Neighbouring Areas

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Introduction

Zentralstellwerk Köln Hbf is a large simulation. All the traffic East and West of Köln Hbf is automatically managed for you. In the simulation, however, it is possible to influence what your neighbouring dispatchers do.

To view the neighbouring areas, choose Manage > Generic Panel. This shows a schematic view of the areas to the left and right of Köln Hbf. This is a “universal” or generic dispatching panel in that it provides the basic controls for dispatching trains and is not specific to any particular system or geographic region. This view is what is used to observe what is happening immediately outside Köln Hbf.

This is the area east of Köln Hbf:

Neighbouringareas kkdz.png

This includes Köln Deutz (Messe), the tracks headed to Köln-Kalk, Köln-Deutzerfeld Abstellbahnhof, as well as the tracks into the direction of Düsseldorf und Wuppertal/Opladen.

The area west of Köln Hbf:

Neighbouringareas kkn.png

This area includes Köln Nippes.

Tracks

Tracks are shown as a single line. Tracks that are not occupied and have no route set over them are grey. Tracks with a route set over them are green; occupied tracks are yellow. An arrow indicates the direction of the route.

Neighbouringareas tracks01.png

Occupied tracks can also show the train ID of the occupying train, similar to the TNV system. Pressing the “TNV” button will show the real train ID on that track, as it sometimes is different.

Neighbouringareas tracks02.png

Switches

Neighbouringareas junctions.png

Switches, like tracks, are also grey, green or yellow according to the route and occupation status. Switches not in an end position are not shown (see A). Switches locked as part of a route are shown (see C). Switches shown in their position but are shown as grey when they are not part of a route. Lastly, switches locked for flanking protection are shown in green (see D).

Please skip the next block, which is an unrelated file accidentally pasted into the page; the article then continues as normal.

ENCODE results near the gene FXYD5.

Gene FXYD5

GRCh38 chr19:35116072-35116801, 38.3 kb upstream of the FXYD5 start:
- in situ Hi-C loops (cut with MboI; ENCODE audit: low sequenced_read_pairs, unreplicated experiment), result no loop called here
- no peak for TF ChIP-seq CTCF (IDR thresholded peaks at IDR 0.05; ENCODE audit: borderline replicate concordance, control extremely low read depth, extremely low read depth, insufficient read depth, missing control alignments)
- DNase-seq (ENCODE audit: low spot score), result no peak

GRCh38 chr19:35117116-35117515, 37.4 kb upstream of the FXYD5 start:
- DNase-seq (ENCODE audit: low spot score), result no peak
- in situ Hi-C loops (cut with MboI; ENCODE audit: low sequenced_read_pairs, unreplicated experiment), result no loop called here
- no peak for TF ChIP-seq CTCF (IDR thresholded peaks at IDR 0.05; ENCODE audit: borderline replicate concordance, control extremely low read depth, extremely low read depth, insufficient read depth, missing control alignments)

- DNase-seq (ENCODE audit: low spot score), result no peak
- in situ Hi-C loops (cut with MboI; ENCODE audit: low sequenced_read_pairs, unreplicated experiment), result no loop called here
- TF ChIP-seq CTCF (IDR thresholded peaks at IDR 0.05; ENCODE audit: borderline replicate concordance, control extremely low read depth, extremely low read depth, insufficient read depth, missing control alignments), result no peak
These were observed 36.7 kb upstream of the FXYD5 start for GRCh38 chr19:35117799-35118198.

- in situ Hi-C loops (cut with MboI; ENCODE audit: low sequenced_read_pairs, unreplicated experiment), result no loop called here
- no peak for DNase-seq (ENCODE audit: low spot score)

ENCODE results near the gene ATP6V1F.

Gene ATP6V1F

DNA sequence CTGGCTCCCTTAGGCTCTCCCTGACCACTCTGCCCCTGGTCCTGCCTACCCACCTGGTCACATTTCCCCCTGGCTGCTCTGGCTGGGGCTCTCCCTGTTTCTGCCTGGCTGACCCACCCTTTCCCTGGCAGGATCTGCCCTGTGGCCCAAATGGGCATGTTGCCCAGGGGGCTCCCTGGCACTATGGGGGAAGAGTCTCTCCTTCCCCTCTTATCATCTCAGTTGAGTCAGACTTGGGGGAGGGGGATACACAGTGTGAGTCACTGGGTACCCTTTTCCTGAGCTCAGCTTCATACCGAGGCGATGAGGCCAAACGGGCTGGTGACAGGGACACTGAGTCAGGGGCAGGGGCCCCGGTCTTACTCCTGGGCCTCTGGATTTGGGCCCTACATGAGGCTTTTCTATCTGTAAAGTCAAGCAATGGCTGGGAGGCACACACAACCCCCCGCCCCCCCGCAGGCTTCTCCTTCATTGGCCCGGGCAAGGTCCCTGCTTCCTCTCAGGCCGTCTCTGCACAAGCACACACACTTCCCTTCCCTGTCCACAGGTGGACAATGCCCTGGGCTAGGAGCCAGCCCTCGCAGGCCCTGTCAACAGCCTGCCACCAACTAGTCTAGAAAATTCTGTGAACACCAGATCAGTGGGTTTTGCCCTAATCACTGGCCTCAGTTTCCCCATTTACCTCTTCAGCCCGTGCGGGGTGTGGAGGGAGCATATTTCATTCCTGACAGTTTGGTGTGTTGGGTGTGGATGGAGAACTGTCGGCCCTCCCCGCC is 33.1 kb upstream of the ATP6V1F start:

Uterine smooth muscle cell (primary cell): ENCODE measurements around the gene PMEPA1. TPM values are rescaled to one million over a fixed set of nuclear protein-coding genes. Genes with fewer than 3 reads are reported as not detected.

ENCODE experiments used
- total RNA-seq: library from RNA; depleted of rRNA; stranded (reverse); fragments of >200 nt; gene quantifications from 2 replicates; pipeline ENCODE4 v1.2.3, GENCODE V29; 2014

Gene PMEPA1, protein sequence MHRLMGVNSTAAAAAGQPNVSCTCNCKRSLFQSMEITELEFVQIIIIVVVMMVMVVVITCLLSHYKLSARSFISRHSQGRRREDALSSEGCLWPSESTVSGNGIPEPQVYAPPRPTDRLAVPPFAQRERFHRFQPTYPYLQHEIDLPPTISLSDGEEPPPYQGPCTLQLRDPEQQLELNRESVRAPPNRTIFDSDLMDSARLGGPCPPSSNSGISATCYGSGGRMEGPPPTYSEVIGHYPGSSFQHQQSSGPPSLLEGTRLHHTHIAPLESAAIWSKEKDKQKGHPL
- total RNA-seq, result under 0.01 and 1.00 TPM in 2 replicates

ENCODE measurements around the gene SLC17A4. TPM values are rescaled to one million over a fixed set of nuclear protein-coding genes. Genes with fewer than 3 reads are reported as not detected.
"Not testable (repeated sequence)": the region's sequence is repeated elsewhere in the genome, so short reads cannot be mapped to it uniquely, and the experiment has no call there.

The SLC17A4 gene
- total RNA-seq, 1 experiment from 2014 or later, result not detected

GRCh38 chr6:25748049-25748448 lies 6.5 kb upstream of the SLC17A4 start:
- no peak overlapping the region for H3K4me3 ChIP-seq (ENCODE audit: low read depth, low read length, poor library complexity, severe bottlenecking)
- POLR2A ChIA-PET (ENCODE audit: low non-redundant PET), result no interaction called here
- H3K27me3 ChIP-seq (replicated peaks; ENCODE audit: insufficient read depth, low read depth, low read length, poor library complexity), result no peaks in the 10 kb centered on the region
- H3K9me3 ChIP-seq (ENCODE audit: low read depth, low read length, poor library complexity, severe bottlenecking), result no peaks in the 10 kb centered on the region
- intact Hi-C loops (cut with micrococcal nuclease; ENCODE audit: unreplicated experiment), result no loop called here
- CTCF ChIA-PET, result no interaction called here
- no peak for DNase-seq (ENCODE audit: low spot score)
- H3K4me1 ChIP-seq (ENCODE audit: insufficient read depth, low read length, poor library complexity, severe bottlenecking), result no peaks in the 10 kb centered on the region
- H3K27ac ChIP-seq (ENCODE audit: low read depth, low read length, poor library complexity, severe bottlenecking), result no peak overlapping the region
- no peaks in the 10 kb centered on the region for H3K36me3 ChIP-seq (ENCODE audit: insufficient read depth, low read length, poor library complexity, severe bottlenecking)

Signals

Signals are represented as triangles. Signals showing a “stop” aspect are red. Signals showing a “proceed” aspect are green. Signals showing a “run on sight” aspect are white.

Neighbouringareas signals 01.png

The signals are the main controls for setting routes. A “fictitious” end signal or end button is shown as a small white triangle and is only used for clicking.

Neighbouringareas signals 02.png

Select buttons

For each location, there are four select buttons available:

Neighbouringareas select buttons.png

From left to right:

  • Light green: normal route
  • White: run-on-sight route
  • Dark green: fleeted route
  • Red: revoke route

Setting Routes

Normally, you do not need to set routes in these areas – the neighbour is fairly intelligent and can set routes without any assistance.

In the cases where you want to override what the neighbour is doing, you can manually set routes in these areas.

To set a route, press a start signal, and end signal (or end button) followed by the desired route type selected (green = normal, white = ROS, darkgreen fleeted).

Revoking is done the same way: start signal, and end signal (or end button) followed by the red = revoke selector.

Viewing Neighbouring Dispatchers

This screen shows what your neighbouring dispatcher is doing. This is like seeing into the mind if the dispatcher. Each line shows what the dispatcher is planning to do, or has done, per signal.

Neighbouringareas viewing01 en.png
Neighbouringareas viewing02 en.png

Route Setting/Revoking

You can quickly set a route by right-clicking on an item. Revoking a route can be done the same way. Remember that revoking a route here has the same consequences as if the route were in your dispatching area.

Holding Trains

A train can be held at a particular location. This prevents the dispatcher from setting routes for this train.

Holding Back Trains

A train can be prevented from being sent to you. Such a train is said to be “held back”.

Cancel Action

You can also instruct the dispatcher to cancel or “forget about” a particular action. As a result, the dispatcher may choose to do something different with the associated train.

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